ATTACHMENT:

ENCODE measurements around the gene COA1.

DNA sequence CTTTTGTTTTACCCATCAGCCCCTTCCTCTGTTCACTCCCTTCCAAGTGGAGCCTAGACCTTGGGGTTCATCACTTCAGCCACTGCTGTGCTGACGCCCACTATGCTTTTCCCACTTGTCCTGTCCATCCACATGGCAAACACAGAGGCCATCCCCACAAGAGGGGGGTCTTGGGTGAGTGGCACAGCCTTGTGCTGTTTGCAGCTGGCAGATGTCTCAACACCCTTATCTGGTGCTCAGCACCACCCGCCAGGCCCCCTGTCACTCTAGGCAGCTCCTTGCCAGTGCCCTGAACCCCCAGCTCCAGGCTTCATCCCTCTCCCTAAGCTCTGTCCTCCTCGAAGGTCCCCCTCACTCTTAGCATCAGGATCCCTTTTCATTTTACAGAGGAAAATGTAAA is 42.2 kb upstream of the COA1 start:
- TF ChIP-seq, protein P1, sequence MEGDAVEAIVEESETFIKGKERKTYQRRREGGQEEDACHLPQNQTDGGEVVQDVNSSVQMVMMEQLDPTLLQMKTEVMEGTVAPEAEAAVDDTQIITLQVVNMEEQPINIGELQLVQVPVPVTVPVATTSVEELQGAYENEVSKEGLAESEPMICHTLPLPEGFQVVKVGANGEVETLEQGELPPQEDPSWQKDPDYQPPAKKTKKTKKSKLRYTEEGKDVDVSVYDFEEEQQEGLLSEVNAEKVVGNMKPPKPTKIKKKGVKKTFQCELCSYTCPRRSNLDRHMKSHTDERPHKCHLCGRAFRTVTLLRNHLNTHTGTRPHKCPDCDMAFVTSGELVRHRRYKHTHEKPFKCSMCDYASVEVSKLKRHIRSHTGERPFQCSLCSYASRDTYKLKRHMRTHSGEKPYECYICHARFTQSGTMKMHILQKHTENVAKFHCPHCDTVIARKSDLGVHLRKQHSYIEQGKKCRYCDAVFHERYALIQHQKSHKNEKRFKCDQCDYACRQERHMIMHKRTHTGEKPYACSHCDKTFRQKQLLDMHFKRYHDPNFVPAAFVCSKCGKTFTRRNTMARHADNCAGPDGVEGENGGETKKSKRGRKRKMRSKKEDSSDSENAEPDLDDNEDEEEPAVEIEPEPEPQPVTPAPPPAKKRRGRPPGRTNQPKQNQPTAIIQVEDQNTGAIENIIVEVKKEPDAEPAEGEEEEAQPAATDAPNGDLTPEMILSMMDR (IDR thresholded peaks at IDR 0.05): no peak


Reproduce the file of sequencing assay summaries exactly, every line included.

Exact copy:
ENCODE measurements around the gene COA1.

DNA sequence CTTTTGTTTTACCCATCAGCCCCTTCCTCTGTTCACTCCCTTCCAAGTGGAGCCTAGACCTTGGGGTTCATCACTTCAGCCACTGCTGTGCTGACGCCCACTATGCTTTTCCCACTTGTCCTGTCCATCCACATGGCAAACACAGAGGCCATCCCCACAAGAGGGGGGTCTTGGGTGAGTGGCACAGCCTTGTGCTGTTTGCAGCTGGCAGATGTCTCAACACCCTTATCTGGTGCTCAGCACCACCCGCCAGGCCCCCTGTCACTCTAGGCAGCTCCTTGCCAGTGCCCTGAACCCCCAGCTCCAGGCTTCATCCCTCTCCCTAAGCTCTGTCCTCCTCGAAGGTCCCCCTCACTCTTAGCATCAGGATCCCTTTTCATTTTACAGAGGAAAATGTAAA is 42.2 kb upstream of the COA1 start:
- TF ChIP-seq, protein P1, sequence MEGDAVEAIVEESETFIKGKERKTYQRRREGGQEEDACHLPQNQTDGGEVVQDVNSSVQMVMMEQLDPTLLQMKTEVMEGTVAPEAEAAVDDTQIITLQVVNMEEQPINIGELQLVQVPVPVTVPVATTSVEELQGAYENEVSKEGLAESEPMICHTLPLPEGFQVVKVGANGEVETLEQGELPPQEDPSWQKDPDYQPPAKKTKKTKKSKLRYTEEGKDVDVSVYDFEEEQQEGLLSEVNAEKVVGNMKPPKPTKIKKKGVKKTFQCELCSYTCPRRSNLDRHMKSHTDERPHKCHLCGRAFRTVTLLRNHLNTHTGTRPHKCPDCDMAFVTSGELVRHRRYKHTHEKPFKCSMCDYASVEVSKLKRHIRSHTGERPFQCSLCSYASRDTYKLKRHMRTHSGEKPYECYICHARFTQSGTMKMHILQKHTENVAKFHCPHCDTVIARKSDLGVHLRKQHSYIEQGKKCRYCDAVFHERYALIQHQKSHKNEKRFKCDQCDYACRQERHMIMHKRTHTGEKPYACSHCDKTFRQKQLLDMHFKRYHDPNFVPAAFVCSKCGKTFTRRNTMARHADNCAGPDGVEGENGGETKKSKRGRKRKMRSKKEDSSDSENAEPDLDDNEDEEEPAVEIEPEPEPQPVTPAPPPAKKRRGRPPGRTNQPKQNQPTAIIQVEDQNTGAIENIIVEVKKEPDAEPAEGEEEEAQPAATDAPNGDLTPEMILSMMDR (IDR thresholded peaks at IDR 0.05): no peak